Hong Kong Court Quashes Appeal From Protest Movement's 'Spiritual Leader'
2020-04-29 -- Hong Kong's Court of Appeal has dismissed an appeal by a jailed Hong Kong politician who advocated "separation" between the former British colony and mainland China, upholding his six-year jail term for "rioting" during the 2016 "fishball revolution" in Mong Kok.
Edward Leung, who is widely regarded as the "spiritual leader" of the pro-democracy and anti-extradition protest movement, once headed the now-defunct political group Hong Kong Indigenous, which campaigned for Hong Kong to be allowed to maintain its separation from mainland China.
He is credited with coining the slogan "Liberate Hong Kong, Revolution in Our Time," during his 2016 Legislative Council election campaign, a cry which became the rallying cry of the protest movement that rocked the city for several months beginning last June.
The Court of Appeal said the sentence was not excessive, "given the circumstances surrounding the riot at Argyle Street, including the fact that for no reason, and when there was no confrontation, the assembled crowd attacked police officers with no anti-riot gear from behind and also the severity of the violence used."
The clashes came after Hong Kong Indigenous mobilized people to gather in the area Feb. 8, 2016, in support of unlicensed hawkers who had been raided by police in Mong Kok.
The court said Leung's personal beliefs that Hong Kong should maintain its separate identity didn't lessen his culpability.
It also dismissed appeals from fellow defendants Wong Ka-kui and Lo Kin-man, who are serving three-and-a-half and seven-year jail terms respectively. Lo's lawyer said he would appeal to the Court of Final Appeal.
Leung, who was convicted of "assaulting a police officer" and "rioting" during the Mong Kok unrest, didn't appear in court on Wednesday, but a crowd of supporters gathered outside the building with banners, shouting slogans.
A supporter who gave only his surname Chan said he was disappointed with the judgment, and that he believed Leung should have gotten a reduction in sentence.
"I'm very disappointed," Chan said. "Maybe the judge disapproved of his methods at the time, and he was perhaps due for a punishment, but I don't think it should have been so long."
Chan said support continues for Leung even while he is in jail.
"I want him to know that he is not alone," Chan said. "Many people remember him, even though he's in jail."
"Maybe his methods aren't acceptable to the average person ... but I want to thank him for his efforts."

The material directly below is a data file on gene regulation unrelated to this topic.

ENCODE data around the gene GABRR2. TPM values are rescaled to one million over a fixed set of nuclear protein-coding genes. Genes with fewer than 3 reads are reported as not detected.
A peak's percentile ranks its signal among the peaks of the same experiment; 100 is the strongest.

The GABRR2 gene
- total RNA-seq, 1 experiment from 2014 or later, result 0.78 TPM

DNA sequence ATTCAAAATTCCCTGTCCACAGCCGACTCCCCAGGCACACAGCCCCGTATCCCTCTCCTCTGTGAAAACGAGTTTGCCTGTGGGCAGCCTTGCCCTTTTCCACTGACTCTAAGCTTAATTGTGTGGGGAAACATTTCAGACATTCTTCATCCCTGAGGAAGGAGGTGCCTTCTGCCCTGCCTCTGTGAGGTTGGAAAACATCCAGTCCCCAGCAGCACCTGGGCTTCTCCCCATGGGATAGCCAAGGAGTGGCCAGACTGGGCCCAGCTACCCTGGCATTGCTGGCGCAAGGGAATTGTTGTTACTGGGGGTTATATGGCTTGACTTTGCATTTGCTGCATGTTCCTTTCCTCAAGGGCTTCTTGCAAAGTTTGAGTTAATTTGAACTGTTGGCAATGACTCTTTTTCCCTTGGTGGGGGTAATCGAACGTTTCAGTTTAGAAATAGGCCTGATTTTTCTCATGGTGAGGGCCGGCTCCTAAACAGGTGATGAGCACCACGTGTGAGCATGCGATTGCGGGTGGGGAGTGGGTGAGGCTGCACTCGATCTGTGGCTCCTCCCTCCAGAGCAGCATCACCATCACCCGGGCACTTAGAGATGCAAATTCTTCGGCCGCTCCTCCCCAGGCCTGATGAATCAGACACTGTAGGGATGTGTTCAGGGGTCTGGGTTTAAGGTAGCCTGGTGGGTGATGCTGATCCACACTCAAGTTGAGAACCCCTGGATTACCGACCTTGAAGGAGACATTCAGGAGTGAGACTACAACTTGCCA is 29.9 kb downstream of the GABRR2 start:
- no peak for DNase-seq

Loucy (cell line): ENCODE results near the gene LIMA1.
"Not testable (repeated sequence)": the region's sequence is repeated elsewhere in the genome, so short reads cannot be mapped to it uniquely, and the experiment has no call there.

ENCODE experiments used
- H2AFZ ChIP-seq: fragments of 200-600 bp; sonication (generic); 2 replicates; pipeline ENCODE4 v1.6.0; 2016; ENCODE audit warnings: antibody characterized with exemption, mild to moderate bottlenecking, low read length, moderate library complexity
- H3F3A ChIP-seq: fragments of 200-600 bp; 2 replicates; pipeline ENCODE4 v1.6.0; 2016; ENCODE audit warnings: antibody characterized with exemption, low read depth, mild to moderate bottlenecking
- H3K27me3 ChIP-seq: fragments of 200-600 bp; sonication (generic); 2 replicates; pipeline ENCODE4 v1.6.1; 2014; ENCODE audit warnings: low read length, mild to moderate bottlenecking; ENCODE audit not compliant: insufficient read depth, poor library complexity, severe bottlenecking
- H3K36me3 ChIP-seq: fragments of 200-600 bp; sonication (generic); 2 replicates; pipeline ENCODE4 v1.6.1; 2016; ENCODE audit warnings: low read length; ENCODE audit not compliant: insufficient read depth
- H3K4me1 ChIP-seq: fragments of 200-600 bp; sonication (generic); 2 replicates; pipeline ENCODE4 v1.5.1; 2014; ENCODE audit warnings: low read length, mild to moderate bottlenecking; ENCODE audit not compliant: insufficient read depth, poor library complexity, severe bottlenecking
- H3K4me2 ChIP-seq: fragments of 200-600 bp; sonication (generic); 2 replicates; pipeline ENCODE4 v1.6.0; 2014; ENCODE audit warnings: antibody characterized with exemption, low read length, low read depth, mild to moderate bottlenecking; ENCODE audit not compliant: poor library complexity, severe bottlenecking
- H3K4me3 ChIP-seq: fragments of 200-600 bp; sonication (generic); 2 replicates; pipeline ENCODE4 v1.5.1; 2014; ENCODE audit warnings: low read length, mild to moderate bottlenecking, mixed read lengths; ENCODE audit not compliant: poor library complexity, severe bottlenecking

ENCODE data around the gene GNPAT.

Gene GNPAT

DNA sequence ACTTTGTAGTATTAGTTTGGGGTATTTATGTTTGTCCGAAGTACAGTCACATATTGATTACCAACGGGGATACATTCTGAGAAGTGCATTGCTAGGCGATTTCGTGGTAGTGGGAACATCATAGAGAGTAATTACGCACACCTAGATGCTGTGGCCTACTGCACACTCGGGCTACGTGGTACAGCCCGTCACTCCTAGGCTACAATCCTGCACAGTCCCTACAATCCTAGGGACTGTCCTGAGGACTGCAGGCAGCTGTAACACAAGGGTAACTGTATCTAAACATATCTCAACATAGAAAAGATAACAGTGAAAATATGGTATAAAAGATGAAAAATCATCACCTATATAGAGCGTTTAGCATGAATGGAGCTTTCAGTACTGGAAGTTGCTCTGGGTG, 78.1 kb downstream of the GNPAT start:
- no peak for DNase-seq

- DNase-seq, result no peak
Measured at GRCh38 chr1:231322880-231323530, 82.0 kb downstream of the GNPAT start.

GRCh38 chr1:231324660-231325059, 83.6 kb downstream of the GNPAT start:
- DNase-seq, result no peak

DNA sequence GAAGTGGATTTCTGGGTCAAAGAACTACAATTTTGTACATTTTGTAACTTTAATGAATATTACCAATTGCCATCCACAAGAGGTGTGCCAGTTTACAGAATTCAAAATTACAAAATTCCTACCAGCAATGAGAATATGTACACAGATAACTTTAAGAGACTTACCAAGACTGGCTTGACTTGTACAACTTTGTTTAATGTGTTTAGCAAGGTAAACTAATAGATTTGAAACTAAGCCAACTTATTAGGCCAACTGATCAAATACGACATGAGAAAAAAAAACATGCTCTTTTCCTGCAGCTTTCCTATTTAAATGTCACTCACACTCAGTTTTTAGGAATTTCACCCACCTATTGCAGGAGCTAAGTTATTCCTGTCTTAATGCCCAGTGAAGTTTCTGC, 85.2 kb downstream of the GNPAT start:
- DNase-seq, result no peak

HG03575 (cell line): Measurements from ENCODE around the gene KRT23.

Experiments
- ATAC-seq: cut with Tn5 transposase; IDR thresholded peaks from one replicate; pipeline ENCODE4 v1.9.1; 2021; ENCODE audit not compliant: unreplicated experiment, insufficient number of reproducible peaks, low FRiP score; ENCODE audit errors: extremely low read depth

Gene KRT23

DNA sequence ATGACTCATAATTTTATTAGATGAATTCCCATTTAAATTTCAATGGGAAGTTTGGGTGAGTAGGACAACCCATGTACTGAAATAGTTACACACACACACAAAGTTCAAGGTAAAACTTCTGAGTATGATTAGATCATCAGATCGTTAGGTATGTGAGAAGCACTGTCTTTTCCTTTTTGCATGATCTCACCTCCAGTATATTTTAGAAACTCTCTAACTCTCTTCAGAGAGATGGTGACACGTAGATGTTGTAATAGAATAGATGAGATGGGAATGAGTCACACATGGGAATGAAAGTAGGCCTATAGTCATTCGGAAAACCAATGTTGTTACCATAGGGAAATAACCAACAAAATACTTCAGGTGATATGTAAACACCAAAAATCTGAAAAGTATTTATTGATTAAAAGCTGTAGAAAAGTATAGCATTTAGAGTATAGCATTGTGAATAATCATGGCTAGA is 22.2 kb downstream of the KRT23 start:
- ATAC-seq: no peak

Civic Party lawmaker Alvin Yeung said the decision might herald a new era of much tougher sentencing for people convicted of rioting by Hong Kong's courts.
"Of course it's a shame that young people who care passionately about Hong Kong are facing such long sentences," Yeung said. "But the sentencing guidelines given by the Court of Appeal have to be followed by the lower courts, which will likely set an unshakeable precedent."
Pressure from Beijing
Hong Kong Indigenous was founded to campaign for the maintenance of a separate identity for Hong Kong since the 1997 handover to mainland China, but Beijing has put pressure on Hong Kong officials in recent years to ensure that no one advocating greater independence or autonomy for the city can take part in public life.
Plans by Hong Kong's leader Carrie Lam to allow the extradition of alleged criminal suspects to face trial in mainland China sparked mass street protests starting in early June that were soon followed by widespread public anger at police use of force against peaceful demonstrators, and demands for fully democratic elections.
Lam has since formally withdrawn the hated amendments to the city's extradition laws, but has stopped short of meeting protesters' demands for an amnesty for arrestees, an independent public inquiry into police violence and abuse of power, an end to the description of protesters as "rioters," and fully democratic elections.
A January opinion poll by Reuters found that most of Hong Kong's residents supported the five demands of the protest movement, with more than one third of respondents saying they had attended a protest.
Only 30 percent said they were opposed, compared with 59 percent of those polled who supported the movement.
Reported by Lau Siu-fung for RFA's Cantonese Service. Translated and edited by Luisetta Mudie.
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